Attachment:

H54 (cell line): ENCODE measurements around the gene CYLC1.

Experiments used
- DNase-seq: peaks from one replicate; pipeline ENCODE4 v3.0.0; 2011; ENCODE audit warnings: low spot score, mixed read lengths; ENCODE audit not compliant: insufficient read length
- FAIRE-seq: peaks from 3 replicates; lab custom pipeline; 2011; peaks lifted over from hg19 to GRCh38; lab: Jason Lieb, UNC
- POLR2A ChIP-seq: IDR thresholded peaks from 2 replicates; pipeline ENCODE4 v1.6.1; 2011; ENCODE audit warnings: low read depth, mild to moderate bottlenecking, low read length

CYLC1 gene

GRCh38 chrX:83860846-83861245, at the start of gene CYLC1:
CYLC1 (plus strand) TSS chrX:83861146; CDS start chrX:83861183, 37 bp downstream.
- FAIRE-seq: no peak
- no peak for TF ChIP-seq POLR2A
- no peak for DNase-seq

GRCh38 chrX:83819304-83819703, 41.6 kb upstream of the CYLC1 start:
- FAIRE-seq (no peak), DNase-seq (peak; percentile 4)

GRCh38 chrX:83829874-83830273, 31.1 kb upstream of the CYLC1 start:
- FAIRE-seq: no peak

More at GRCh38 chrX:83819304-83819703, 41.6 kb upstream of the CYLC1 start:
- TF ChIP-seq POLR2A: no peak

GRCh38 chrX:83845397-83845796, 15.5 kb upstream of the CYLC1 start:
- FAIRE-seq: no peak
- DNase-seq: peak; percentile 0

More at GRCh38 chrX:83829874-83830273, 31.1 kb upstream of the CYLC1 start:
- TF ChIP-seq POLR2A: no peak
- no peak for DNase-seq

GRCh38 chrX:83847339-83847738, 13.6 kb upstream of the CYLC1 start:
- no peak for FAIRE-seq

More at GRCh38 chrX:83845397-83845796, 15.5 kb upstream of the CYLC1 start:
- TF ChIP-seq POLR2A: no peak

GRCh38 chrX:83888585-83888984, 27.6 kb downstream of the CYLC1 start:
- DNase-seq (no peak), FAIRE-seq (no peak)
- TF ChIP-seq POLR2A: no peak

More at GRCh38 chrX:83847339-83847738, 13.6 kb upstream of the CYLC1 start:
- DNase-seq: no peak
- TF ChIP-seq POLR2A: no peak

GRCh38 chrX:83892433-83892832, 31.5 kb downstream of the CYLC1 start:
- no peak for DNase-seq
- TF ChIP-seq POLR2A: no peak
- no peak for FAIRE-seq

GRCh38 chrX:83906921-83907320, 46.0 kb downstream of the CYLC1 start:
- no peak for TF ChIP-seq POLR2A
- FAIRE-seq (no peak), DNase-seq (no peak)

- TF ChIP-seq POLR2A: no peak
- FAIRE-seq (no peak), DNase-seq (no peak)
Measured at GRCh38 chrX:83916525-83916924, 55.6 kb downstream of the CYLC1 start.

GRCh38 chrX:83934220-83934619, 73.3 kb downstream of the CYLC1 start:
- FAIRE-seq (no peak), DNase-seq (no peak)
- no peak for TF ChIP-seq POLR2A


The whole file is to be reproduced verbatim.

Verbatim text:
H54 (cell line): ENCODE measurements around the gene CYLC1.

Experiments used
- DNase-seq: peaks from one replicate; pipeline ENCODE4 v3.0.0; 2011; ENCODE audit warnings: low spot score, mixed read lengths; ENCODE audit not compliant: insufficient read length
- FAIRE-seq: peaks from 3 replicates; lab custom pipeline; 2011; peaks lifted over from hg19 to GRCh38; lab: Jason Lieb, UNC
- POLR2A ChIP-seq: IDR thresholded peaks from 2 replicates; pipeline ENCODE4 v1.6.1; 2011; ENCODE audit warnings: low read depth, mild to moderate bottlenecking, low read length

CYLC1 gene

GRCh38 chrX:83860846-83861245, at the start of gene CYLC1:
CYLC1 (plus strand) TSS chrX:83861146; CDS start chrX:83861183, 37 bp downstream.
- FAIRE-seq: no peak
- no peak for TF ChIP-seq POLR2A
- no peak for DNase-seq

GRCh38 chrX:83819304-83819703, 41.6 kb upstream of the CYLC1 start:
- FAIRE-seq (no peak), DNase-seq (peak; percentile 4)

GRCh38 chrX:83829874-83830273, 31.1 kb upstream of the CYLC1 start:
- FAIRE-seq: no peak

More at GRCh38 chrX:83819304-83819703, 41.6 kb upstream of the CYLC1 start:
- TF ChIP-seq POLR2A: no peak

GRCh38 chrX:83845397-83845796, 15.5 kb upstream of the CYLC1 start:
- FAIRE-seq: no peak
- DNase-seq: peak; percentile 0

More at GRCh38 chrX:83829874-83830273, 31.1 kb upstream of the CYLC1 start:
- TF ChIP-seq POLR2A: no peak
- no peak for DNase-seq

GRCh38 chrX:83847339-83847738, 13.6 kb upstream of the CYLC1 start:
- no peak for FAIRE-seq

More at GRCh38 chrX:83845397-83845796, 15.5 kb upstream of the CYLC1 start:
- TF ChIP-seq POLR2A: no peak

GRCh38 chrX:83888585-83888984, 27.6 kb downstream of the CYLC1 start:
- DNase-seq (no peak), FAIRE-seq (no peak)
- TF ChIP-seq POLR2A: no peak

More at GRCh38 chrX:83847339-83847738, 13.6 kb upstream of the CYLC1 start:
- DNase-seq: no peak
- TF ChIP-seq POLR2A: no peak

GRCh38 chrX:83892433-83892832, 31.5 kb downstream of the CYLC1 start:
- no peak for DNase-seq
- TF ChIP-seq POLR2A: no peak
- no peak for FAIRE-seq

GRCh38 chrX:83906921-83907320, 46.0 kb downstream of the CYLC1 start:
- no peak for TF ChIP-seq POLR2A
- FAIRE-seq (no peak), DNase-seq (no peak)

- TF ChIP-seq POLR2A: no peak
- FAIRE-seq (no peak), DNase-seq (no peak)
Measured at GRCh38 chrX:83916525-83916924, 55.6 kb downstream of the CYLC1 start.

GRCh38 chrX:83934220-83934619, 73.3 kb downstream of the CYLC1 start:
- FAIRE-seq (no peak), DNase-seq (no peak)
- no peak for TF ChIP-seq POLR2A